The primary mission of the Gene Therapy Center at the University of Florida is to merge molecular genetics research and health care delivery by developing new therapeutic strategies for the treatment of human diseases that involve gene transfer. The idea of gene therapy is a logical and natural progression of the last 20 years of research in medical genetics and molecular biology.
With the advent of recombinant DNA technology, as well as advances in immunology and structural biology, there has been an explosion of information about human genes and their functions. As a result of the National Genome Project, it is expected that all human genes and DNA will be identified and sequenced within the next decade. As this information has accumulated it has become clear that virtually every disease has a genetic component. Thus if the right gene is delivered to the right location in the body at the right time, there is a potential for significant improvements in the management and correction of human diseases. Because essentially similar strategies can be applied to an extremely broad range of human diseases, the potential of gene therapy is considered to be extraordinary.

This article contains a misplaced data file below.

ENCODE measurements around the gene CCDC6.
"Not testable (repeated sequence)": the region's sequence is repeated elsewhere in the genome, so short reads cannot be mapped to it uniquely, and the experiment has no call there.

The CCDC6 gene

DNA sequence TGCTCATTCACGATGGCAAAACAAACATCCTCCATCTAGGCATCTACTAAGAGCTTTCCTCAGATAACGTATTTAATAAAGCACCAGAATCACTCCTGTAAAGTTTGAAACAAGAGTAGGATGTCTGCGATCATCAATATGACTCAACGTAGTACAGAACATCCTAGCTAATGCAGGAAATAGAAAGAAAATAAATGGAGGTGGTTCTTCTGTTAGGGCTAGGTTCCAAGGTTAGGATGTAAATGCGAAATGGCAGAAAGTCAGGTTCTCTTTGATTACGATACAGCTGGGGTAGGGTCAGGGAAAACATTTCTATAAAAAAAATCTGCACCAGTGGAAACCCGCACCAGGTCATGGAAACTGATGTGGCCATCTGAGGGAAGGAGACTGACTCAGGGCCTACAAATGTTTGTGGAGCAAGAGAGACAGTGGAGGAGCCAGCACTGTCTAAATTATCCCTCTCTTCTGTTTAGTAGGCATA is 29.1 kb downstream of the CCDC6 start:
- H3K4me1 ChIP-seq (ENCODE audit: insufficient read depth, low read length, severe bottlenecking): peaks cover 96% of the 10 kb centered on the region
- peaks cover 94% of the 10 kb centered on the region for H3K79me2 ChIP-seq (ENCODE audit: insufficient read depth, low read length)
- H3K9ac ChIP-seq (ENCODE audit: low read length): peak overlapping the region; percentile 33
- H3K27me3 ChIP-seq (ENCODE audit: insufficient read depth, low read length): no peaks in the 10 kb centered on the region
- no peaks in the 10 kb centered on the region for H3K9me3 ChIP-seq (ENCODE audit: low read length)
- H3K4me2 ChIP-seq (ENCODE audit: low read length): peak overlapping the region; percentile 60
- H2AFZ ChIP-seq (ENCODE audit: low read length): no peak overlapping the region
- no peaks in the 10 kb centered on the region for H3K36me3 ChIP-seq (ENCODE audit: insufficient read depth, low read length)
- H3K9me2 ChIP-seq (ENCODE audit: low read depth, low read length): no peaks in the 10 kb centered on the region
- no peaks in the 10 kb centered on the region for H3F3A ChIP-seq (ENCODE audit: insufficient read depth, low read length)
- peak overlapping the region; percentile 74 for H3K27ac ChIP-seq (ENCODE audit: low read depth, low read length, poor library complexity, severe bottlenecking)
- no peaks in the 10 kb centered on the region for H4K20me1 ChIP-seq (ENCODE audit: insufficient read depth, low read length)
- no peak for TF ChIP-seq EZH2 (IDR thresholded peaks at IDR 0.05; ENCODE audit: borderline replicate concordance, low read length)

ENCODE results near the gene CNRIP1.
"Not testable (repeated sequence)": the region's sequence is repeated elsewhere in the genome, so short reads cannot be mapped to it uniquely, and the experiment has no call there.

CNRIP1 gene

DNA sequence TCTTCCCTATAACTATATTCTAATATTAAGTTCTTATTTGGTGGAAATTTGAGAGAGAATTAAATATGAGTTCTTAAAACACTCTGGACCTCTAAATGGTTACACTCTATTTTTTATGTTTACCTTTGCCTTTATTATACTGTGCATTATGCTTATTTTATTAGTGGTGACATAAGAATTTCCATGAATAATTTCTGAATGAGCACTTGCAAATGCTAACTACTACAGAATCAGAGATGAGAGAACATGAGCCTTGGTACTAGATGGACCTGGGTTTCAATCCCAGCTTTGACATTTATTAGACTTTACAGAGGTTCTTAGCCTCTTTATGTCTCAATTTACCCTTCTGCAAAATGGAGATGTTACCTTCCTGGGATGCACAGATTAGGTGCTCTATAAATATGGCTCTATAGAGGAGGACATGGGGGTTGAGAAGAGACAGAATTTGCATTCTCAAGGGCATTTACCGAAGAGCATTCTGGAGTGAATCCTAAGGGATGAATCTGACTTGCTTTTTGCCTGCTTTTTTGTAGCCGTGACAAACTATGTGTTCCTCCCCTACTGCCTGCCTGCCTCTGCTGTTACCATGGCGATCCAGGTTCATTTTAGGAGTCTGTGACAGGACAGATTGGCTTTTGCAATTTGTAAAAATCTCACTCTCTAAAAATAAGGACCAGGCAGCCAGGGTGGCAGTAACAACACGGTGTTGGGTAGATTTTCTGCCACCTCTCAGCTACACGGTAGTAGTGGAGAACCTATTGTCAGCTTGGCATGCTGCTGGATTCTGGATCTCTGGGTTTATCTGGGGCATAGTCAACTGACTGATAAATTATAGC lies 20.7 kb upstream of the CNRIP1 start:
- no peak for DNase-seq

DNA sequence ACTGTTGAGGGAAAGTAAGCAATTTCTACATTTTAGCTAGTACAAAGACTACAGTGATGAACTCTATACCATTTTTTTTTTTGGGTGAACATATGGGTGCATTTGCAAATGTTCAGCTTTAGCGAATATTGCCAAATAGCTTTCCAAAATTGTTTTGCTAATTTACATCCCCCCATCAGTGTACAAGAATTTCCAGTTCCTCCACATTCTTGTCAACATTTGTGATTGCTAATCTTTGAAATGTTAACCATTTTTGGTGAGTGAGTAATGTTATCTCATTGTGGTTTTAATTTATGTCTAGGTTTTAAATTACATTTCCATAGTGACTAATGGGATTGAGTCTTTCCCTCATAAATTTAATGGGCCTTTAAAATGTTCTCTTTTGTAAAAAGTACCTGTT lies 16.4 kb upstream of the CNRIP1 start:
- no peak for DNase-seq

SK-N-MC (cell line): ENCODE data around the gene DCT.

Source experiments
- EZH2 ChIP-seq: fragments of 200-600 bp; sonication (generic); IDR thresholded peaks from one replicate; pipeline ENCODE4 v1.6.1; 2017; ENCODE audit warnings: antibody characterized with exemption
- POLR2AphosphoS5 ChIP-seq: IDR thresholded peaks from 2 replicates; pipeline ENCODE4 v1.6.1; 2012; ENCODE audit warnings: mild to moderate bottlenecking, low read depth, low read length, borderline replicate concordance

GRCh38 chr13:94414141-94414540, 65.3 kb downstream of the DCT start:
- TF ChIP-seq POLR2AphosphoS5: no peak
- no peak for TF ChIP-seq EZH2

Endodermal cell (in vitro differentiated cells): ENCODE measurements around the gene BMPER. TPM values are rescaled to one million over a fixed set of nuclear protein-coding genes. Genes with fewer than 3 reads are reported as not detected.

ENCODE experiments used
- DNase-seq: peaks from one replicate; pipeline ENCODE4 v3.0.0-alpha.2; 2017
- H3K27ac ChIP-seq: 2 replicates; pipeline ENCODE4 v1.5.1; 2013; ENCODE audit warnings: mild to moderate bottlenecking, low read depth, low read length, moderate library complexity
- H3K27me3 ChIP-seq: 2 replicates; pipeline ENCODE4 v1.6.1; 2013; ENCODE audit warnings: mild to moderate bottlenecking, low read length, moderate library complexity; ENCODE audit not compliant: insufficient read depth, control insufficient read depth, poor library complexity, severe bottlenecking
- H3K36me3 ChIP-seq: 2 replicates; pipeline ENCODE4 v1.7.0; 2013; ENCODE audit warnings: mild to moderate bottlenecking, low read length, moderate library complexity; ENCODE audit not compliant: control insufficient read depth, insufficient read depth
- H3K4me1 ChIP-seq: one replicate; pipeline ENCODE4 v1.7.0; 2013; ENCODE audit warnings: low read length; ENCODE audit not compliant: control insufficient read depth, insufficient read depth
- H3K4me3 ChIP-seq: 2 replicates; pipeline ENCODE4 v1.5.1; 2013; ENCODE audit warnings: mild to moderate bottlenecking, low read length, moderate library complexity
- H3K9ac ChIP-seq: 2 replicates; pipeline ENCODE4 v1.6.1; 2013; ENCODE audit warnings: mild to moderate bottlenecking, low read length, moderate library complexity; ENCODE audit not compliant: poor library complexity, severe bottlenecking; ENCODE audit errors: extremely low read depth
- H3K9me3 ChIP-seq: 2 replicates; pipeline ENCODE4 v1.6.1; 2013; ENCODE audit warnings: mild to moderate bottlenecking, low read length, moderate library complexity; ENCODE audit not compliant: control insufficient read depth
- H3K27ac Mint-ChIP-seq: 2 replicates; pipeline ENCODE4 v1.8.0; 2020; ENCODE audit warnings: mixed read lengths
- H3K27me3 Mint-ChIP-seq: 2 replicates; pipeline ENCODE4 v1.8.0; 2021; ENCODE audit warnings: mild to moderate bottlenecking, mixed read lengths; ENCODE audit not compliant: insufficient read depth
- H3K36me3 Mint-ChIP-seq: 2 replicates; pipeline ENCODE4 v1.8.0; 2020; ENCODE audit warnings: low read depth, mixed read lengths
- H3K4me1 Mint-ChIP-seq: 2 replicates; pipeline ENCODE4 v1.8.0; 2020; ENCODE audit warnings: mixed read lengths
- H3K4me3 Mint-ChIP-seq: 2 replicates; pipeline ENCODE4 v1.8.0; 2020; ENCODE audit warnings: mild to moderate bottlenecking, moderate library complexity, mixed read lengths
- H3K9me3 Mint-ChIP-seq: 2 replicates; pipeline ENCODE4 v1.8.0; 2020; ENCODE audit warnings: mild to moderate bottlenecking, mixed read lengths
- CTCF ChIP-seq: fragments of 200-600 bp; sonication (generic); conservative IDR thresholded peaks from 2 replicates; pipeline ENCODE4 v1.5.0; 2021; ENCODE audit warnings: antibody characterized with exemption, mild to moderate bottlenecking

The diseases that might benefit from gene therapy include hereditary diseases such as cystic fibrosis or hemophilia, somatic genetic defects such as cancer, inflammatory diseases such as sepsis, and chronic diseases that have a genetic or viral component, for example, heart disease and hepatitis. In the words of the recent NIH report on gene therapy to the Director of the NIH, “integrating efficacious and workable gene therapy procedures into the health care system would signal a major development in medicine, comparable to past milestones, such as the introduction of aseptic techniques, antibiotics, vaccines, and tissue transplantation”.